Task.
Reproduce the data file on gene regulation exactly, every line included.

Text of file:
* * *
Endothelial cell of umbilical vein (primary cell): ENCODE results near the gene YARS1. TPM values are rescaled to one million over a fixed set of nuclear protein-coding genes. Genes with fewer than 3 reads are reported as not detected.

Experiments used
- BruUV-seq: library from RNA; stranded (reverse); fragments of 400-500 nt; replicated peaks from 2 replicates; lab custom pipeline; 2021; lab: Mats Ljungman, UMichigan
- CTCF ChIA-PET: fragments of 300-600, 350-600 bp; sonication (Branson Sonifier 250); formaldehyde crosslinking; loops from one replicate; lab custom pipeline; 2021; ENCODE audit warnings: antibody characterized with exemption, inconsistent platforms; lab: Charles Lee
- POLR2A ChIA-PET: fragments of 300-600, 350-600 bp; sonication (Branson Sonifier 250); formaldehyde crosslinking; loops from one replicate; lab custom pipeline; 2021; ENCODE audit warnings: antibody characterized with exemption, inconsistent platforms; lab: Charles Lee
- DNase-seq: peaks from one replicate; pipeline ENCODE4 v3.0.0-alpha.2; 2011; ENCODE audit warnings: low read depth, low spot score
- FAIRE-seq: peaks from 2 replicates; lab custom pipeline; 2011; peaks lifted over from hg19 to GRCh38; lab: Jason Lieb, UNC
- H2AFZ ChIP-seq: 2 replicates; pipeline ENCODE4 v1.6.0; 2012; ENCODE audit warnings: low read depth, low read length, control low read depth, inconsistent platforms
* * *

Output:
Endothelial cell of umbilical vein (primary cell): ENCODE results near the gene YARS1. TPM values are rescaled to one million over a fixed set of nuclear protein-coding genes. Genes with fewer than 3 reads are reported as not detected.

Experiments used
- BruUV-seq: library from RNA; stranded (reverse); fragments of 400-500 nt; replicated peaks from 2 replicates; lab custom pipeline; 2021; lab: Mats Ljungman, UMichigan
- CTCF ChIA-PET: fragments of 300-600, 350-600 bp; sonication (Branson Sonifier 250); formaldehyde crosslinking; loops from one replicate; lab custom pipeline; 2021; ENCODE audit warnings: antibody characterized with exemption, inconsistent platforms; lab: Charles Lee
- POLR2A ChIA-PET: fragments of 300-600, 350-600 bp; sonication (Branson Sonifier 250); formaldehyde crosslinking; loops from one replicate; lab custom pipeline; 2021; ENCODE audit warnings: antibody characterized with exemption, inconsistent platforms; lab: Charles Lee
- DNase-seq: peaks from one replicate; pipeline ENCODE4 v3.0.0-alpha.2; 2011; ENCODE audit warnings: low read depth, low spot score
- FAIRE-seq: peaks from 2 replicates; lab custom pipeline; 2011; peaks lifted over from hg19 to GRCh38; lab: Jason Lieb, UNC
- H2AFZ ChIP-seq: 2 replicates; pipeline ENCODE4 v1.6.0; 2012; ENCODE audit warnings: low read depth, low read length, control low read depth, inconsistent platforms